Richard Dunne is an Irish hero. He was a rock at the heart of the Irish defence during the Giovanni Trapattoni era, a time when the team suffered perhaps its biggest lull in support since the game’s popularity exploded in Ireland after Italia ’90.
A stand-out performer. He was the last impenetrable line of an Irish defence that somehow managed to shut out a rampant Russian side in Moscow during the Euro 2012 qualifiers. Industrious, honest, determined and humble, Dunne is the living embodiment of our footballing psyche.
Speaking at an event to promote SSE Airtricity’s #PowerOfGreen campaign Dunne wasn’t letting himself get carried away with the optimism surrounding what he sees as an inflated sense of achievement around Ireland’s performances in France over the summer.
“I think everyone looks at the Euros with rose-tinted glasses, thinks it was brilliant and it was wonderful, and it wasn’t. It wasn’t that good. We did well.
“We got a good result against a second Italian team, really, and we were hammered by Belgium. We played really well against Sweden for a while, then we scored and sat back. In the France game, we scored and people got tired. We lost our shape and got run a bit ragged. There were periods in all games where we passed the ball nicely, and periods where we hit the ball long.”
Dunne does have a point. The naivety of the average fair-weather bandwagon intruder inevitably led to some exaggeration. However, the football community in Ireland saw great promise in the team during the summer and rightly so. Robbie Brady, Jeff Hendrick, James McCarthy and Wes Hoolahan combined to give us something the international team has arguably not seen since Mick McCarthy’s tenure, a midfield that can effectively breakdown opponents with sharp progressive passing.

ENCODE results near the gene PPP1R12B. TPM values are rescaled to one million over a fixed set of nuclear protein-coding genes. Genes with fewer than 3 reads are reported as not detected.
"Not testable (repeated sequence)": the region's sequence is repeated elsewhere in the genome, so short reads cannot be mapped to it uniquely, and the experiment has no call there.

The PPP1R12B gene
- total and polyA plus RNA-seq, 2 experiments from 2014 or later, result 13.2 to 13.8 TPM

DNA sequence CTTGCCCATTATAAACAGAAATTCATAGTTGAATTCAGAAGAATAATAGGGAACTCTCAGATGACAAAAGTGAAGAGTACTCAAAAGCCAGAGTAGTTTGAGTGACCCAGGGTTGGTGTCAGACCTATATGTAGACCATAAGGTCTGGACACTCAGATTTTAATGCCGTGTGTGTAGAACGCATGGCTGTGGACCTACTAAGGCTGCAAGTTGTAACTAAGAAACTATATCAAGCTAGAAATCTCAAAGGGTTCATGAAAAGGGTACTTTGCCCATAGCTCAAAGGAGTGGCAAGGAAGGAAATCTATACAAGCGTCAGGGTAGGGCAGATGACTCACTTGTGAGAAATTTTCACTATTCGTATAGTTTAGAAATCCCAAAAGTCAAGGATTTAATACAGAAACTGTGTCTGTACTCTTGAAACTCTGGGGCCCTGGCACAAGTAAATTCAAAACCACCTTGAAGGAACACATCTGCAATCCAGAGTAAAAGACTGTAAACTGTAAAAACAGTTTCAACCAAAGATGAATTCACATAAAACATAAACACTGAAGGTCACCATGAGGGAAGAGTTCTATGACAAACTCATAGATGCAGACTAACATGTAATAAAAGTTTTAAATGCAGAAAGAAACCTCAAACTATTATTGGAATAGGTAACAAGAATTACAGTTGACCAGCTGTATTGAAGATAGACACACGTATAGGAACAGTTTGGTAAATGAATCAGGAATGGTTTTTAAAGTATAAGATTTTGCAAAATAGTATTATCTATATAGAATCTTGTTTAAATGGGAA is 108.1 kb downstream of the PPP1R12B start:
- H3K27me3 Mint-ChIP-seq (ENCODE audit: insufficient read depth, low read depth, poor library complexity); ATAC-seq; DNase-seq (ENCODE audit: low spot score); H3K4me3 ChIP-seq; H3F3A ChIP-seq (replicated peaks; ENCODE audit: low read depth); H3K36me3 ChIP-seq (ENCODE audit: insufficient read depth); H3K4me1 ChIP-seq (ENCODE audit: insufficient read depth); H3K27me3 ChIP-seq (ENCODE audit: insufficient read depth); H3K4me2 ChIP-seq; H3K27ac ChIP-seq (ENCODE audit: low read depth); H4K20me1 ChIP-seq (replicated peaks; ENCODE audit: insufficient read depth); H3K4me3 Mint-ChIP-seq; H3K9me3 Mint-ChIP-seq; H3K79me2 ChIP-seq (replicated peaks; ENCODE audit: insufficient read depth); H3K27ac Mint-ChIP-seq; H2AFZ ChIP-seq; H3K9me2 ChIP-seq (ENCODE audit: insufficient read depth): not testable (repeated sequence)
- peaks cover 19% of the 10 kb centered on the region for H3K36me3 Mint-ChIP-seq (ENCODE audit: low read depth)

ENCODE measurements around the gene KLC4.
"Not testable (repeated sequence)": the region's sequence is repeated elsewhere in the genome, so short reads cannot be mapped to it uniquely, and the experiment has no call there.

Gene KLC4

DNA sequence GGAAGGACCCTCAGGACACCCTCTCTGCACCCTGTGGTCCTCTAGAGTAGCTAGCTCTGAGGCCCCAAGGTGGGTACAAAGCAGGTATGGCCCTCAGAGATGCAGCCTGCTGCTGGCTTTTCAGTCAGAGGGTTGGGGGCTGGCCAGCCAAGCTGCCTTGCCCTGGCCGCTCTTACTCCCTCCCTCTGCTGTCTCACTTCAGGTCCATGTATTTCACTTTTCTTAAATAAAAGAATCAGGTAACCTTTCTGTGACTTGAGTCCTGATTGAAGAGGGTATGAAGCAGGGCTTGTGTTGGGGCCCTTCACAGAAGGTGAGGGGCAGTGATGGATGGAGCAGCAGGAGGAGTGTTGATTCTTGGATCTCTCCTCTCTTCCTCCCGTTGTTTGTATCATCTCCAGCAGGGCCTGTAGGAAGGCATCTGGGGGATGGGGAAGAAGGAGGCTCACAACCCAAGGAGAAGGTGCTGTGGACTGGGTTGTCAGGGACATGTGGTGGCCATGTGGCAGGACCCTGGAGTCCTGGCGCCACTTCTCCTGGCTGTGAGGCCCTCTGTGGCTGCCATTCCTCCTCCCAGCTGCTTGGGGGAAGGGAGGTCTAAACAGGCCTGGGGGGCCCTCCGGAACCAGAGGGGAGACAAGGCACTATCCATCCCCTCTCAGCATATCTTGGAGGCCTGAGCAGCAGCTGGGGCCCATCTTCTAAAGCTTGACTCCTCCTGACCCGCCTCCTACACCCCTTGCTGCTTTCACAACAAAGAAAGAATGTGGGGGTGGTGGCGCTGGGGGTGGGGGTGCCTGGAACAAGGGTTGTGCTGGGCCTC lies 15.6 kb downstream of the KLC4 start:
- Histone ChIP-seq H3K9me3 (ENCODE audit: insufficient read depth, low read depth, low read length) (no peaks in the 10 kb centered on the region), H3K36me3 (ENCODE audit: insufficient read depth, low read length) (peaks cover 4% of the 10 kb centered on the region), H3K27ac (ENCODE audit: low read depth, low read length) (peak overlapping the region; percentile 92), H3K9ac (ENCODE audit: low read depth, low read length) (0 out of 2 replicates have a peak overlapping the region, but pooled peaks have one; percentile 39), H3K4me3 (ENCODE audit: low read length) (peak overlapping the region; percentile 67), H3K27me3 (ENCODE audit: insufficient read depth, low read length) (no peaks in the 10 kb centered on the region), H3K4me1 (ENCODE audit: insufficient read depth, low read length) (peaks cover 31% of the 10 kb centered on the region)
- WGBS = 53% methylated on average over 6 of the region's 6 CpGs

Over the last ten years the main objective of most Irish central midfielders was to win the second ball after Shay Given or one of the back four punted it long. Trapattoni is most guilty of imposing this tactic, leading to Glenn Whelan becoming our midfield general and the inclusion of the likes of Paul Green. Dark days indeed. Now we have a small group of technically gifted midfielders coming to the fore in the team, so why not let them play?
Dunne feels that the perception of the team’s success in the summer has had a bearing on how Monday night’s draw against Serbia in Belgrade is being viewed.
“Because it was so positive and we got caught up in the whole thing, it was ‘a really good tournament’ and it was ‘a successful tournament’.
“But if you were to analyse the games individually and then look at the Serbia game, and if you add the atmosphere and the situation to the Serbia game, you’d say ‘Well, look, we got a draw against Serbia in a European tournament and we fought back, it’s great.”
Would we have taken a point before a ball was kicked? Absolutely. On the evidence of both teams’ performances on the night, could we have taken home three points? Of course.
Ireland put together one decent passing move, got a free kick and subsequently scored from it. We didn’t try to do it again until we were 2-1 down. The goal showed that we had nothing to fear and that the Serbian keeper was far from assured but we failed to capitalise. Instead we conceded so much ground and possession by insisting on hitting it long that an equaliser was inevitable.
Our new-found comfort on the ball in midfield couldn’t be displayed while the ball was sailing over the heads of Brady and co. It was back to the same old tactic.
For Dunne to say ‘It’s great we fought back’ is all well and good – and he’s right, from 2-1 down we did well to rescue a point – but what about the 1-0 lead we did little to protect or build on?
With a little more belief, a positive outlook and even a sprinkling of arrogance, this Ireland team is capable of turning a one-goal lead into a two-goal lead. On the evidence of the last decade, it’s a better game plan than trying to hold a narrow lead, something we’ve never managed to do effectively.
Dunne may well be the living embodiment of the Irish footballing psyche but maybe it’s time that psyche changed.
Stephen Vaughan, Pundit Arena